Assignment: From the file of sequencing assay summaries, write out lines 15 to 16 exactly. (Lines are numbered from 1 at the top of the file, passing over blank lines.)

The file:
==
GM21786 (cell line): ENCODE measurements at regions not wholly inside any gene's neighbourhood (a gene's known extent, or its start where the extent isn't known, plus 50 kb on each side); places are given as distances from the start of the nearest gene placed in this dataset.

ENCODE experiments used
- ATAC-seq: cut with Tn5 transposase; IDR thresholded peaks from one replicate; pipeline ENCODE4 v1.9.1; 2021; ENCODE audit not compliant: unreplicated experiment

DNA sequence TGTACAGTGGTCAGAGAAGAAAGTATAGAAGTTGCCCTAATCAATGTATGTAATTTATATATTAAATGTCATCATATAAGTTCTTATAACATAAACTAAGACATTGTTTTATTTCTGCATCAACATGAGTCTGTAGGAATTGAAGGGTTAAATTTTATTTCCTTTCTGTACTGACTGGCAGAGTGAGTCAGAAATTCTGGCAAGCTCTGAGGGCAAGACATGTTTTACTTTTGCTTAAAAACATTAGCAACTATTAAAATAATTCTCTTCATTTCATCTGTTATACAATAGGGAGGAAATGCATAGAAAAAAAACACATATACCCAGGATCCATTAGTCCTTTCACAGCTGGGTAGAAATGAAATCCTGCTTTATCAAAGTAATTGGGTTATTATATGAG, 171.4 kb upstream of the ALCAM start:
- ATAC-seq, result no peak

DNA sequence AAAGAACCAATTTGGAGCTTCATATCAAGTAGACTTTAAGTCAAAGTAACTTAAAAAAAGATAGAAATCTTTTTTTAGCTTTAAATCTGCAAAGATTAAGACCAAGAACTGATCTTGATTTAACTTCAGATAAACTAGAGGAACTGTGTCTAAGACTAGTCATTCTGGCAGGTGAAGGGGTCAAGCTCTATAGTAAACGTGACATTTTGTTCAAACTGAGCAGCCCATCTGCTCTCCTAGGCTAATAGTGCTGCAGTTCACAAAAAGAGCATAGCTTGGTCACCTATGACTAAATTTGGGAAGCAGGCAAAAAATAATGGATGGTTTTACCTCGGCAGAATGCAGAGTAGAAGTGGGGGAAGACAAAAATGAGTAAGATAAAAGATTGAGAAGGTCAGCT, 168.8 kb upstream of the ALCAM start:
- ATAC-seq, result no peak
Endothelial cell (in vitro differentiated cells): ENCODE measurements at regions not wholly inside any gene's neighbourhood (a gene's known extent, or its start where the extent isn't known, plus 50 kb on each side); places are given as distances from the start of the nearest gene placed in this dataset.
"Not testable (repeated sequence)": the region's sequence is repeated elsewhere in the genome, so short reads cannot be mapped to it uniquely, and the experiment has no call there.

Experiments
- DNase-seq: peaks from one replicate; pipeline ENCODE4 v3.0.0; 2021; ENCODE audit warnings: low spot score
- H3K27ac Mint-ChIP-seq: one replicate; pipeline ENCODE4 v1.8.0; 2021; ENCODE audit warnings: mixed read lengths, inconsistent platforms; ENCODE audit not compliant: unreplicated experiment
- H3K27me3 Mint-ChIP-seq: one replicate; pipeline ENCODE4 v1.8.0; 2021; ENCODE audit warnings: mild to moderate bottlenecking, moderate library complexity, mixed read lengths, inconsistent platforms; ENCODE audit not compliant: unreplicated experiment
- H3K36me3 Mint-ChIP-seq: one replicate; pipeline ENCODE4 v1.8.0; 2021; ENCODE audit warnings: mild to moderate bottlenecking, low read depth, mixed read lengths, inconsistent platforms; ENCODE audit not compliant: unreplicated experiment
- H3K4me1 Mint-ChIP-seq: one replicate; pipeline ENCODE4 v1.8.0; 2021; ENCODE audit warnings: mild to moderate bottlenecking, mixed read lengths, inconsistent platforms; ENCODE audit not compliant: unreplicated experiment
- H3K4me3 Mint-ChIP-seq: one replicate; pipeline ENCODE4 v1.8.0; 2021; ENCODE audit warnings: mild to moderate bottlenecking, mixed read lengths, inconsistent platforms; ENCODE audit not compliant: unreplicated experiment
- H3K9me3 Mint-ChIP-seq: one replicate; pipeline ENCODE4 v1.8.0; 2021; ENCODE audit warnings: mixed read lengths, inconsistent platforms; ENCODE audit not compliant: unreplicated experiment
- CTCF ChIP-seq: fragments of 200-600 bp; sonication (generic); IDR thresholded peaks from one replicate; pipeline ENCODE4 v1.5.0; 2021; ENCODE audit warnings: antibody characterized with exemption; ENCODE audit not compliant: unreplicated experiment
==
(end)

- H3K4me1 Mint-ChIP-seq: one replicate; pipeline ENCODE4 v1.8.0; 2021; ENCODE audit warnings: mild to moderate bottlenecking, mixed read lengths, inconsistent platforms; ENCODE audit not compliant: unreplicated experiment
- H3K4me3 Mint-ChIP-seq: one replicate; pipeline ENCODE4 v1.8.0; 2021; ENCODE audit warnings: mild to moderate bottlenecking, mixed read lengths, inconsistent platforms; ENCODE audit not compliant: unreplicated experiment